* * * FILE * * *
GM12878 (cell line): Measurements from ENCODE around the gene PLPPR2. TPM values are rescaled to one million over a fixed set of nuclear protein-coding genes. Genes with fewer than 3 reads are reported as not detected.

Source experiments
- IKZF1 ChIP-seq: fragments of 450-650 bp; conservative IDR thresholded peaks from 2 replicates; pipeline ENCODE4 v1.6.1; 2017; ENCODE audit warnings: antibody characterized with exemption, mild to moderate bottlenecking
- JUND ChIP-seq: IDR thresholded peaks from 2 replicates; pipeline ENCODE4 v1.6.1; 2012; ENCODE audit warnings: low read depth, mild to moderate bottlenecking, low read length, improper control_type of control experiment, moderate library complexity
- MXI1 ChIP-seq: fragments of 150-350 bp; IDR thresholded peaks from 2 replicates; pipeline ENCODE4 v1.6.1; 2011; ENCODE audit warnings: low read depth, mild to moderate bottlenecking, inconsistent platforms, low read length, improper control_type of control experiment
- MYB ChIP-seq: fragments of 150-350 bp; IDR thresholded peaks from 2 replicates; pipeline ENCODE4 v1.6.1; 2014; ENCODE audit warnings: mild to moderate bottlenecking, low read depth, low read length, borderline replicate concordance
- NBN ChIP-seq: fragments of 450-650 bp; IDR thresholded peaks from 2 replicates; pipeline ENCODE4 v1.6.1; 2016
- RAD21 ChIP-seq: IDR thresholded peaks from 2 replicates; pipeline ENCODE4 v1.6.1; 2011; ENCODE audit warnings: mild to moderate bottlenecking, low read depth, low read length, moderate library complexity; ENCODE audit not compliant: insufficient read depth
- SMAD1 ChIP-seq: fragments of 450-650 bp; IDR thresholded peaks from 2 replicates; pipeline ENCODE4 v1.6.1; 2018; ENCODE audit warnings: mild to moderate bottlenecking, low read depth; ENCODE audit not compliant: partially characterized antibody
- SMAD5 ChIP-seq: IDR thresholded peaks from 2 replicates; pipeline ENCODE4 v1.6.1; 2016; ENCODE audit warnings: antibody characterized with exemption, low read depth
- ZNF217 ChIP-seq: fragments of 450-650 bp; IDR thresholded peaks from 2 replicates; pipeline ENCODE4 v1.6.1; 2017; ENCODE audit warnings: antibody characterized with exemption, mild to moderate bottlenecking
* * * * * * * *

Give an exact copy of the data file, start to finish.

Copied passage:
GM12878 (cell line): Measurements from ENCODE around the gene PLPPR2. TPM values are rescaled to one million over a fixed set of nuclear protein-coding genes. Genes with fewer than 3 reads are reported as not detected.

Source experiments
- IKZF1 ChIP-seq: fragments of 450-650 bp; conservative IDR thresholded peaks from 2 replicates; pipeline ENCODE4 v1.6.1; 2017; ENCODE audit warnings: antibody characterized with exemption, mild to moderate bottlenecking
- JUND ChIP-seq: IDR thresholded peaks from 2 replicates; pipeline ENCODE4 v1.6.1; 2012; ENCODE audit warnings: low read depth, mild to moderate bottlenecking, low read length, improper control_type of control experiment, moderate library complexity
- MXI1 ChIP-seq: fragments of 150-350 bp; IDR thresholded peaks from 2 replicates; pipeline ENCODE4 v1.6.1; 2011; ENCODE audit warnings: low read depth, mild to moderate bottlenecking, inconsistent platforms, low read length, improper control_type of control experiment
- MYB ChIP-seq: fragments of 150-350 bp; IDR thresholded peaks from 2 replicates; pipeline ENCODE4 v1.6.1; 2014; ENCODE audit warnings: mild to moderate bottlenecking, low read depth, low read length, borderline replicate concordance
- NBN ChIP-seq: fragments of 450-650 bp; IDR thresholded peaks from 2 replicates; pipeline ENCODE4 v1.6.1; 2016
- RAD21 ChIP-seq: IDR thresholded peaks from 2 replicates; pipeline ENCODE4 v1.6.1; 2011; ENCODE audit warnings: mild to moderate bottlenecking, low read depth, low read length, moderate library complexity; ENCODE audit not compliant: insufficient read depth
- SMAD1 ChIP-seq: fragments of 450-650 bp; IDR thresholded peaks from 2 replicates; pipeline ENCODE4 v1.6.1; 2018; ENCODE audit warnings: mild to moderate bottlenecking, low read depth; ENCODE audit not compliant: partially characterized antibody
- SMAD5 ChIP-seq: IDR thresholded peaks from 2 replicates; pipeline ENCODE4 v1.6.1; 2016; ENCODE audit warnings: antibody characterized with exemption, low read depth
- ZNF217 ChIP-seq: fragments of 450-650 bp; IDR thresholded peaks from 2 replicates; pipeline ENCODE4 v1.6.1; 2017; ENCODE audit warnings: antibody characterized with exemption, mild to moderate bottlenecking